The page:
BioWare Releases More Details On Mass Effect: Legendary Edition

BioWare has dropped a ton of new specification details for the upcoming release of Mass Effect: Legendary Edition. With the game set to be released on May 14th, the team decided it was a gfodo idea to let people know about some of the changes they made to the actual gameplay and how it will effect the way you decide to push forward compared to the first time you ever picked up any entry int he trilogy. We have a couple of the major points below, but you can read the full blog from the team here. Plus we have a video from the team at the bottom showing the changes between the original and the Legendary Edition.

Mass Effect: Legendary Edition will be released on May 14th, courtesy of Electronic Arts.
Mass Effect: Legendary Edition will be released on May 14th, courtesy of Electronic Arts.

Mass Effect Combat Tuning

Combat in the Mass Effect trilogy has evolved across the series, with each game's experience being different. We wanted to make the experience better across the board, but we didn't want to unnecessarily change what our fans have come to love about each game. That proved a unique challenge, as the first game is quite different from the second and third in terms of gameplay and combat. Mass Effect was heavily influenced by traditional RPG mechanics, like the randomness of a dice roll and pen-and-paper stat building. As a result, weapons in Mass Effect often felt less accurate and reliable than the gunplay in Mass Effect 2 and 3.

We heard the consistent feedback that it was pretty frustrating to take a few shots with an assault rifle and suddenly have the reticle enlarge to span a large portion of the screen, so we looked at tuning the mechanics to provide better handling without outright scrapping the spirit of the original games. In the first Mass Effect, accuracy (including reticle bloom and weapon sway) has been tuned across all weapons to allow players to maintain more consistent firepower while still managing their shots/overheat meter. We've also improved the aiming down sights (ADS) camera view to be tighter on combat so that ADS is more accurate (like the second and third games), and we've improved the aim assist to provide better precision. These small behind-the-scenes changes collectively make combat much "snappier," putting more control into the player's hands. Abilities have also been rebalanced in the first game. For example, the "Immunity" ability now grants a powerful defensive buff that lasts a brief period of time instead of being a small buff that lasts indefinitely.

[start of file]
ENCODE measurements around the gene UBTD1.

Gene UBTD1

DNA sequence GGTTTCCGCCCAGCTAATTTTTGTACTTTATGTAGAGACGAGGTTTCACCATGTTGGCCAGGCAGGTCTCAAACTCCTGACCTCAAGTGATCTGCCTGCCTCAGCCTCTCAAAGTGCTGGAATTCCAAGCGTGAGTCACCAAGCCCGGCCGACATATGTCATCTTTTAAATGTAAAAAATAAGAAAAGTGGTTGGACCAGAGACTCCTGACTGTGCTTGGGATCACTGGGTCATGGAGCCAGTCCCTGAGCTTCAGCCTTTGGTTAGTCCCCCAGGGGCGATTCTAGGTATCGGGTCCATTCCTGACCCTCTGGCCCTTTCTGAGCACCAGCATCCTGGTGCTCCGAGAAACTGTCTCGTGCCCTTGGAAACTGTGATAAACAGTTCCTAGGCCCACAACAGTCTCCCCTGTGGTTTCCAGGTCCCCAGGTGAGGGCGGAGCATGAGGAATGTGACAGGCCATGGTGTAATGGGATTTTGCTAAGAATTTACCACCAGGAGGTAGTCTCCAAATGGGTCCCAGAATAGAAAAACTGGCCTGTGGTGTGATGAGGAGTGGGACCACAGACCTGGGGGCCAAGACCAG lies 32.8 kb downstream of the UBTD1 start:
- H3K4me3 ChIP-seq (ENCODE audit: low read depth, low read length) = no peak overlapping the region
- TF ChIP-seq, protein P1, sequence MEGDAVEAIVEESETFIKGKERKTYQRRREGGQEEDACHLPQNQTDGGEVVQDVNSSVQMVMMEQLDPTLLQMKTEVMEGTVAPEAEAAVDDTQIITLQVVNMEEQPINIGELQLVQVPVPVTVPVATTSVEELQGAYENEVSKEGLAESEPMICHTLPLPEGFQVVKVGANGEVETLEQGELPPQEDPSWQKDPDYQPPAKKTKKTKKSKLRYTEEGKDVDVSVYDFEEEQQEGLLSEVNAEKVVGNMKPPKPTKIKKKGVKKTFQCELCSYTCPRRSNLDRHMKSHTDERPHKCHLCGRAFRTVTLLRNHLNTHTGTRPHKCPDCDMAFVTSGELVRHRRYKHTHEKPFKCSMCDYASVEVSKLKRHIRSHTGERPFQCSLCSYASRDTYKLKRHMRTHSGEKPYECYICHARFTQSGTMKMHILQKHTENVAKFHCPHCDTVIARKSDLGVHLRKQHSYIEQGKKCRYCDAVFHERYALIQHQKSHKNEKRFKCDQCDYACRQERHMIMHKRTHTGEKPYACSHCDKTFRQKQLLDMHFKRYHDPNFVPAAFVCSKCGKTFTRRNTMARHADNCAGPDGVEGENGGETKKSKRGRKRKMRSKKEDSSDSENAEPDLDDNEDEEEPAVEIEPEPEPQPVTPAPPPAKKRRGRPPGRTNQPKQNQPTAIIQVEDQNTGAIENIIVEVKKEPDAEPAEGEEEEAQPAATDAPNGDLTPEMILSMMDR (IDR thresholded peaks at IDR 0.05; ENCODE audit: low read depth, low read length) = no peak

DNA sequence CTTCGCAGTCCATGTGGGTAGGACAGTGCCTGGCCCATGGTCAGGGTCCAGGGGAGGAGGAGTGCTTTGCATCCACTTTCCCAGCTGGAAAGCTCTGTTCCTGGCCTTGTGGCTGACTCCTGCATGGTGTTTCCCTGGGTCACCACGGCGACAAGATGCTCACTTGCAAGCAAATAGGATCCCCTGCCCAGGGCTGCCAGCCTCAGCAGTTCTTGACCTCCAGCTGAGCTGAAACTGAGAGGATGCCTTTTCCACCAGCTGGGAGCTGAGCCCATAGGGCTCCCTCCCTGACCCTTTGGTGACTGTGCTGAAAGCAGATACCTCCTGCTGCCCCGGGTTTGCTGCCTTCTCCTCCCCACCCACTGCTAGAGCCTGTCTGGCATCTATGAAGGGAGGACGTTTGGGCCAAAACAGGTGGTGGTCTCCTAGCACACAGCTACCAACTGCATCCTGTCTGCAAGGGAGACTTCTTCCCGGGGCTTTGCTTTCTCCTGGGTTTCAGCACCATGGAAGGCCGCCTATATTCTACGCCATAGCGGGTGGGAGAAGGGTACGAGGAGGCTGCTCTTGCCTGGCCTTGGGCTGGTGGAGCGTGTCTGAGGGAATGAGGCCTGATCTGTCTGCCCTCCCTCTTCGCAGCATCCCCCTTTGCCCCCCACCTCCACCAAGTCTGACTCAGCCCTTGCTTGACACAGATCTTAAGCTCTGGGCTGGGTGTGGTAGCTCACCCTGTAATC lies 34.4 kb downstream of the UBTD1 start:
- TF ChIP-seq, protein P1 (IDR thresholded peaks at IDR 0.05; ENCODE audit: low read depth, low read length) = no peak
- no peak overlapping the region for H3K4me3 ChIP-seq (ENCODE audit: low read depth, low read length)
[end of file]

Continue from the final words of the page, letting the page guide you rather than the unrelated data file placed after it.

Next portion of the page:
Galaxy At War Rebalancing

As Commander Shepard, you're tasked with the hardest mission of all: defeating the Reapers and saving the galaxy from annihilation. This comes to a head in Mass Effect 3 when the galaxy unites, but your choices from across the trilogy lead you there and determine who fights at your side. The Galaxy at War feature puts you in the heart of the Reaper War from the Normandy's Combat Information Center, which has been rebalanced in the Legendary Edition. For example, Galactic Readiness is no longer impacted by external factors that aren't part of the collection, like multiplayer or the old companion app for ME3. However, that doesn't necessarily mean defeating the Reapers will be easy.

The more content you complete across the entire trilogy, the more likely you'll be prepared for the final fights in its conclusion. If you only play Mass Effect 3, you'll have to do just about every option available in the game to be eligible for an ending that doesn't result in massive galactic losses. Playing the first two games and carrying over your progress is the most reliable way to get good results in the final hours of the Reaper War. For comparison, if you previously played ME3 with the Extended Cut (which included Galactic Readiness rebalancing), fully preparing for the final fight will be more difficult to achieve in the Legendary Edition. And on that note: the Extended Cut ending is now the game's default finale.

However, readying your intergalactic armies will be made a bit easier by a number of critical bug fixes and backend improvements made to the Paragon-Renegade system in ME2; we resolved some legacy issues that inhibited accurate reputation stats from being displayed and outright prevented certain dialogue options from being selectable when they should have been. Because of this, key moments that have been notoriously difficult to achieve in ME2 (and impacted ME3) can now be completed more reliably, leading to better results in the story's final act.

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About Gavin Sheehan

Gavin is the current Games Editor for Bleeding Cool. He has been a lifelong geek who can chat with you about comics, television, video games, and even pro wrestling. He can also teach you how to play Star Trek chess, be your Mercy on Overwatch, recommend random cool music, and goes rogue in D&D. He also enjoys hundreds of other geeky things that can't be covered in a single paragraph. Follow @TheGavinSheehan on Facebook, Twitter, Instagram, and Vero, for random pictures and musings.
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